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The works of French director Jean Rollin have been difficult if not altogether impossible to see in America. However, reference books, such as Phil Hardy's The Overlook Film Encyclopedia: Horror, frequently describe Rollin's movies in glowing terms. Hardy describes Lips of Blood as "beautifully macabre" and Requiem For a Vampire is described as a "deliriously lyrical sadean poem." Meanwhile, Cathal Tohill and Pete Tombs' excellent Immoral Tales devotes nearly 60 pages to Rollin's career while reserving its highest praise for Rollin's films and describing him as "a weaver of dreams."

Several of Rollin's films have been available on video, but usually in badly duped copies from fly-by-night mail-order companies. Any hope of an official release of Rollin's films from high-quality source material seemed to be a pipe dream. However, a British company, Redemption Films Ltd., has recently been releasing his films on video in the UK. And now Redemption Films has entered a distribution deal with Image Entertainment to release Rollin's films on DVD in America.

Seven Rollin movies are now available on DVD from Image Entertainment: The Shiver of the Vampires, Requiem for a Vampire, The Demoniacs, Fascination, The Night of the Hunted, Lips of Blood, and The Living Dead Girl. Additional releases--including The Rape of the Vampire, The Nude Vampire, Lost in New York, and The Sidewalks of Bangkok--are tentatively scheduled for release later this year.

A listing of Rollin's film titles hints at the strange images on display in his movies--but it only hints. Within the films themselves, a bounty of exotic, sadistic perversities awaits: lovers are sealed in a coffin that drifts out to sea, a marriage ceremony weds a pair of vampires, a female vampire frantically slices open her arm and drinks her own blood, a coven of vampires chain women victims to the walls of a dungeon, a crew of pirates tortures the survivors of a shipwreck, upper-class women convene at a chateau for ritualistic blood drinking, and that's just for starters.

From The Shiver of the Vampires.
(© 1999 Image Entertainment. All rights reserved.)

Rollin's movies frequently tell conventional horror stories. The Shiver of the Vampires, for example, gives us one of the most familiar of all horror plots: a newlywed couple spends an evening at a castle and discovers it is crawling with vampires. But Rollin tells his stories in the most unconventional of ways. In Shiver, the vampires become intellectual hippies who spout bizarre theories about the history of religion in Europe. His movies contain elements of horror cinema, but Rollin insists he does not make horror films. Not surprisingly, because his movies tend to defy the expectations of audiences, reactions to his movies can be volatile. His first full-length film, The Rape of the Vampire, was greeted with violent protests in Paris. And throughout his career, his movies have encountered hostile critical reactions. The French Board of Control (which certified movies for release in France) described Rollin's The Demoniacs as "a complete stupidity."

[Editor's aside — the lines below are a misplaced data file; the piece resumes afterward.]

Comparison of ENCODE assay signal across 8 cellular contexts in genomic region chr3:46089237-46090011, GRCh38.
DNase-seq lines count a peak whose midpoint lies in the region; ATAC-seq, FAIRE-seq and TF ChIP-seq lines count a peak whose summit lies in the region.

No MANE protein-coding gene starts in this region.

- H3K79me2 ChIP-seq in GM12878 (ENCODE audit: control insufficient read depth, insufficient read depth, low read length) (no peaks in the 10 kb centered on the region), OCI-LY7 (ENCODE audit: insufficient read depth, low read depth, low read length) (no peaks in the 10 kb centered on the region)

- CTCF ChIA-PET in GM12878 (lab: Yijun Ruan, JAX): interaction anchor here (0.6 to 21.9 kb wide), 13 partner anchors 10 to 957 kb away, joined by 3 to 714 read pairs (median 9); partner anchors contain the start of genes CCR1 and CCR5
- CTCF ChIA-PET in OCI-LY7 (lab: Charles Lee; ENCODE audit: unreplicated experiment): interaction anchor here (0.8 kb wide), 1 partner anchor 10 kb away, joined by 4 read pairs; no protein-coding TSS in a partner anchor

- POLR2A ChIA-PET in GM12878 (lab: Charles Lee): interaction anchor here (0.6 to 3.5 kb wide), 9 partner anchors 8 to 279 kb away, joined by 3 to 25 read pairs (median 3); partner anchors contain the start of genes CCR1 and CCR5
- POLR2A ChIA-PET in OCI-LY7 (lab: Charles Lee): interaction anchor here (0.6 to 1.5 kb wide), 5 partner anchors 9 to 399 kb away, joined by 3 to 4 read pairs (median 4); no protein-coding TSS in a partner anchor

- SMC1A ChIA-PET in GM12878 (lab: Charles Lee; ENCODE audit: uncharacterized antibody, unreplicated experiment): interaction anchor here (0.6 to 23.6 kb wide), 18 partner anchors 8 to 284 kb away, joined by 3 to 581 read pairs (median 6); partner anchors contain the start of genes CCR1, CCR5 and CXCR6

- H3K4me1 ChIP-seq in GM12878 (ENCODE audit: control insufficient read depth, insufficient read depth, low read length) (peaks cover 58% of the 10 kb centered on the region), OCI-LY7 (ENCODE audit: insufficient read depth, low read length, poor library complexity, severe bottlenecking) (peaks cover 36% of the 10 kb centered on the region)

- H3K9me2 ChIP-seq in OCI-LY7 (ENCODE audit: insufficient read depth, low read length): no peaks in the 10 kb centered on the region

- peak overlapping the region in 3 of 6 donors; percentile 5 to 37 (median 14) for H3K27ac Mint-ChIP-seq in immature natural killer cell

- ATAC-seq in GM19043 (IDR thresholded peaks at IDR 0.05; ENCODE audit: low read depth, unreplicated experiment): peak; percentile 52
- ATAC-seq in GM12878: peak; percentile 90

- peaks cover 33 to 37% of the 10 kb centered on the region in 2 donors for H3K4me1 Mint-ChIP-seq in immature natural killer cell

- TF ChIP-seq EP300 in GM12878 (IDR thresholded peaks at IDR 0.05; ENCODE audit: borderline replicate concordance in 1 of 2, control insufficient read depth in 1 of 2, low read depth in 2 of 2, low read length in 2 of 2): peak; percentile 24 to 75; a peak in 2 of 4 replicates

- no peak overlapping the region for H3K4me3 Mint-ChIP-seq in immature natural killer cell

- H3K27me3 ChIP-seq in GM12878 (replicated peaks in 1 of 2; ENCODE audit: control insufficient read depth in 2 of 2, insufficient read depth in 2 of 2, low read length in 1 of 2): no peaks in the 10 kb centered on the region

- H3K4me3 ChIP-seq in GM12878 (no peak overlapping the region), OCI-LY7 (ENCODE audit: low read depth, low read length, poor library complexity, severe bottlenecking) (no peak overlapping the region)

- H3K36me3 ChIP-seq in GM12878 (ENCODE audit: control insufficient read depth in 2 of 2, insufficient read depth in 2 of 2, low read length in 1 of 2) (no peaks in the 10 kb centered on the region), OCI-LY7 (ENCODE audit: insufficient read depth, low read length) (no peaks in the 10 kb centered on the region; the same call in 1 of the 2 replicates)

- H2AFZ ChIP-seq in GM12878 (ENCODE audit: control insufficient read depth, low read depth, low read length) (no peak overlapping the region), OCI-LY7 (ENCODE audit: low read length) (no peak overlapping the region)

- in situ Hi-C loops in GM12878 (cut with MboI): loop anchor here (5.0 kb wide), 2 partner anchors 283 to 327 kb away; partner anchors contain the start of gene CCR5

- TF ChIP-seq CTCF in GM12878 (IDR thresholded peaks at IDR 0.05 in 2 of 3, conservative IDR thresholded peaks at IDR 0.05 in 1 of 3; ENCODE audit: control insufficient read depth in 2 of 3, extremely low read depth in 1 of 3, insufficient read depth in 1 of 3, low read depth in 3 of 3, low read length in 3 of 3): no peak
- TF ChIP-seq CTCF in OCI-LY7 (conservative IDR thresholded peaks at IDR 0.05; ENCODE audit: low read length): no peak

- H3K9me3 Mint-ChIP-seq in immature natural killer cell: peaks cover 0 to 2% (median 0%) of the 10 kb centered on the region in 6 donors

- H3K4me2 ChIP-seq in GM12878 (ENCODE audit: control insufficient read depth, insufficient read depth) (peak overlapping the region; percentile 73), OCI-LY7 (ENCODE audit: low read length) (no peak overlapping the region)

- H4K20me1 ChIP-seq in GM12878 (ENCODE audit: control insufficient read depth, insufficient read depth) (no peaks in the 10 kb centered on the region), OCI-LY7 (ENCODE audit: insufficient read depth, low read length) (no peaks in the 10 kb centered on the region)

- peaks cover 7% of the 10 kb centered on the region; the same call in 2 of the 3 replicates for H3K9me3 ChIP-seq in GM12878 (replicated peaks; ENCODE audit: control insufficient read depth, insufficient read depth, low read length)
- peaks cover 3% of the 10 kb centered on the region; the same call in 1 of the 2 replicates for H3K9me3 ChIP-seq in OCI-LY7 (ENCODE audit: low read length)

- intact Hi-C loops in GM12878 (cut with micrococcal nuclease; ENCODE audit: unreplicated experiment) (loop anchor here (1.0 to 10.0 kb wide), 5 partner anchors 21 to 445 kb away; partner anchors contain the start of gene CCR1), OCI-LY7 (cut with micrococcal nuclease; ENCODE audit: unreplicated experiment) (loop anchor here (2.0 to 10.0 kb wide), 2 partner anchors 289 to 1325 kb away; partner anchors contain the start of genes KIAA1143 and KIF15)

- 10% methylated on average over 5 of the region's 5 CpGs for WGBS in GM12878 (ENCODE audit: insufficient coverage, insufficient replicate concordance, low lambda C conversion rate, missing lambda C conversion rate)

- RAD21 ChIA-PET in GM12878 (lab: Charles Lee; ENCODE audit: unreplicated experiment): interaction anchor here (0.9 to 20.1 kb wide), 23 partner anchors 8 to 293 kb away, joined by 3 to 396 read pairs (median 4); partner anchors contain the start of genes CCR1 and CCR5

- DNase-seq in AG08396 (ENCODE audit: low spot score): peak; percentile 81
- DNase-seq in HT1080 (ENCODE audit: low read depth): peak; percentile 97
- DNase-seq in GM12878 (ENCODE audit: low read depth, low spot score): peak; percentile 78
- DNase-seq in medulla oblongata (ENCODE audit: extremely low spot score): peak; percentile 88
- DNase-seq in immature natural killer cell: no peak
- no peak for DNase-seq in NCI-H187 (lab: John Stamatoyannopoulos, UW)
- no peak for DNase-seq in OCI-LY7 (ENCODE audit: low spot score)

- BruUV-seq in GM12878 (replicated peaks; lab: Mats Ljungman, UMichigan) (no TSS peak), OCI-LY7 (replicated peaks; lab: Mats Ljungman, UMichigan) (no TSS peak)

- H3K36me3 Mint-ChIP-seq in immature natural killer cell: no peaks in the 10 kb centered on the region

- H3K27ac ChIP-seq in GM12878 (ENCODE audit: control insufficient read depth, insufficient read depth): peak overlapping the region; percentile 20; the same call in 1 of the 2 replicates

Compounding the problem, Rollin frequently solicits expressionistic, extravagant performances from his (largely inexperienced) actors. Or he allows the actresses to remain virtually immobile--like cold, beautiful sphinxes. It's no coincidence the Rollin movie that arguably received the best reception from audiences and critics--Fascination (1979)--also features the most naturalistic performances of any Rollin movie to date.

Rollin's movies did not achieve widespread cult status because of their acting. Audiences, instead, have reacted to Rollin's images. While the performances frequently have the same effect as fingernails on a chalkboard, the images themselves tend to stick in your mind for long after the final fadeout. Cathal Tohill and Pete Tombs described Rollin's cinema this way: "[Rollin's movies] look back to a romantic, doom laden past, filled with displaced vampires and uncanny beauty…His best films have a bleached out intensity, a unique mood all of their own."

His movies combine pulp imagery with the plot mechanics of serials. You'll find American models, such as The Perils of Nyoka (remember the scene where the native tribe strings up Nyoka over a fire pit?), combined with the classic French serial tradition of Louis Feuillade, as epitomized by Les Vampires and Fantomas. In contrast to his enticingly hyperactive subject matter, Rollin's approaches storytelling with a cool, dispassionate eye. Whereas directors such as Jose Larraz (Vampyres) and Jess Franco (Succubus) indulged in intensely emotional subject matter and images, Rollin preferred languid, morbid contemplation. So while his subject matter involved comic book aesthetics, Rollin filtered his storytelling through a high art sensibility.

These contrasts in style and subject matter tend to elicit confusion and consternation from audiences; however, for those people who can appreciate Rollin's wildly idiosyncratic and non-conformist vision, his movies are filled with morbid delights.


Go to:
The Shiver of the Vampires
Requiem for a Vampire
The Demoniacs
Lips of Blood
The Night of the Hunted
The Living Dead Girl